It’s his birthday. She had things planned. Nice things. But, she can’t…
“That was Doctor Benedict,” he murmurs. “He can squeeze you in today. We have to be at the hospital by 11?”
She nods. Tears prick her eyes, hot and heavy. She tries to swallow them back down. Not here. Not now.
“Today,” she swallows roughly. “Today is good.”
Jim jerks a look over his shoulder towards Michael. She follows him into Michael’s office, dragging her feet behind her. She hopes tactful Michael is close to the surface today.
“Michael,” Jim speaks for her. It’s probably better this way. She’s not sure she can hold it together long enough to croak coherent words out.
“You know how we left early for that doctor’s appointment yesterday?”
“Yeppers,” their boss grins. His smile is too wide. Pam wants to shy away from it. She can’t deal with his childlike enthusiasm right now.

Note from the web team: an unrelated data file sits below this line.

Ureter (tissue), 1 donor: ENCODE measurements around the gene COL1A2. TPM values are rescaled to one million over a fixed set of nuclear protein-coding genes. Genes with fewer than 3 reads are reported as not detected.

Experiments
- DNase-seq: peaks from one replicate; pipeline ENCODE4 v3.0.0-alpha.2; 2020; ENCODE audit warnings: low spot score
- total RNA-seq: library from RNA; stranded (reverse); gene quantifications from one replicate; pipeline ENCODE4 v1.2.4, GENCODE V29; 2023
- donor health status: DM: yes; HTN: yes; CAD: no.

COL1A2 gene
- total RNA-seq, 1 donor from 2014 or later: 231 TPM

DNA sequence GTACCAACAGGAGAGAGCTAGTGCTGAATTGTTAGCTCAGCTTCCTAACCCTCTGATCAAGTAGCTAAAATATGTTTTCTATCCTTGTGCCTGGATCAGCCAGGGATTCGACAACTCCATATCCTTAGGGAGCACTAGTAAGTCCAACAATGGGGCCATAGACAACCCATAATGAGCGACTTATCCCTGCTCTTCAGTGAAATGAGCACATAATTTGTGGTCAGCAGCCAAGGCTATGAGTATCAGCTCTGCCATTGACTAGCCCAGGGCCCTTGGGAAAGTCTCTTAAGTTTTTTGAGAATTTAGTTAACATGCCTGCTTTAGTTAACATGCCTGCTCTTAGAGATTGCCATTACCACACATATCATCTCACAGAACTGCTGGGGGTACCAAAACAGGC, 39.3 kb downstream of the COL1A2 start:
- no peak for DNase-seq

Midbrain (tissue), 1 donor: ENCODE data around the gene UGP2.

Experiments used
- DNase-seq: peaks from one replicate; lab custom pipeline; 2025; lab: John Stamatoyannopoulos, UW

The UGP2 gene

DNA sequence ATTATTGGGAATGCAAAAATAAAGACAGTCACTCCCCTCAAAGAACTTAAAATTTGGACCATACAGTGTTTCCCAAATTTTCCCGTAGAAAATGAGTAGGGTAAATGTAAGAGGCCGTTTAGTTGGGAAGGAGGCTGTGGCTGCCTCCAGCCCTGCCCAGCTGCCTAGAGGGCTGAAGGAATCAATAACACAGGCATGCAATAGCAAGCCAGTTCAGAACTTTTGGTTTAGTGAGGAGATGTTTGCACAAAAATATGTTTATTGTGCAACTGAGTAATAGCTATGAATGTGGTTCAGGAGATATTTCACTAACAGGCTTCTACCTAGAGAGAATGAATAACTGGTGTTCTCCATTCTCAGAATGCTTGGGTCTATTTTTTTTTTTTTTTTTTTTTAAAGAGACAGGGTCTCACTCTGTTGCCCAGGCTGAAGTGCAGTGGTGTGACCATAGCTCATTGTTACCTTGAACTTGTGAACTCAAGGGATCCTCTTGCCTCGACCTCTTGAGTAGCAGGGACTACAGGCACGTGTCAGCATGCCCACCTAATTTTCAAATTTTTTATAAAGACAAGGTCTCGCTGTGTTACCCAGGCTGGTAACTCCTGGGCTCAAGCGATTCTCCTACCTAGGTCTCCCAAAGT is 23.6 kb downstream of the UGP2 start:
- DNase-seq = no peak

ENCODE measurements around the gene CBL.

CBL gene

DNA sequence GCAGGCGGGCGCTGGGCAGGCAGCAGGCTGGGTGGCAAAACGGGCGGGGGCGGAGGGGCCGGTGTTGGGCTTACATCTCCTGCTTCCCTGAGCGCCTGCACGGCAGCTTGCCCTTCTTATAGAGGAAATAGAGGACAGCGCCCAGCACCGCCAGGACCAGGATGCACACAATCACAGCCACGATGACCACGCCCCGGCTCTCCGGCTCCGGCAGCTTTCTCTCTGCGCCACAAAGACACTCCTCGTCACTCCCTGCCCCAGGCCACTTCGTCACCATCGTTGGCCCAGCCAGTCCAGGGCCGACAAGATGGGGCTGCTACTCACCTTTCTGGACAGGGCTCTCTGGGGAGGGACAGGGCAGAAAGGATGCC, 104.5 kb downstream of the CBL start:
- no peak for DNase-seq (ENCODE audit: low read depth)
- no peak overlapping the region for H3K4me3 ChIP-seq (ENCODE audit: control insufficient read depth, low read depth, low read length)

“Pam’s doctor just called. She has to go back in for a little procedure. It’s not a big deal,” he winces around the lie. “But, he’s scheduled it for today. Is it okay if we leave early? I have to get Pam to the hospital by 11.”
Michael looks around Jim to Pam, worry seeping from his pores. She’s quieter than usual which fuels his panic.
“Is she okay?” He meets her eyes again. “Are you okay?”
“I will be, Michael,” her tone is more even and sure than she expects it to be. She doesn’t really believe it, at least not in this moment. All she feels now is how not okay it is.
“Oh,” he breathes. “Okay. Then fine. Yes. You may go.”
He smiles softly at Jim. “Take good care of her,” he instructs.
“Will do,” Jim answers, the genuine truthfulness of the statement coloring his tone.
Michael then has a very Michael brainwave. He lights up. “Want me to come? For emotional support?”
“Err, no thanks, Michael,” they answer in unison.
Neither of them follows this with jinx which tells Pam more about how much Jim is drowning in this too than anything else.
She wants to help him, wants to reach out a hand and try to save him, but her own grief is pulling her under.
She’s on a plummeting plane and can’t help Jim put his face mask on because she hasn’t secured her own yet. She hopes they can find each other in the wreckage after this all comes crashing down around them.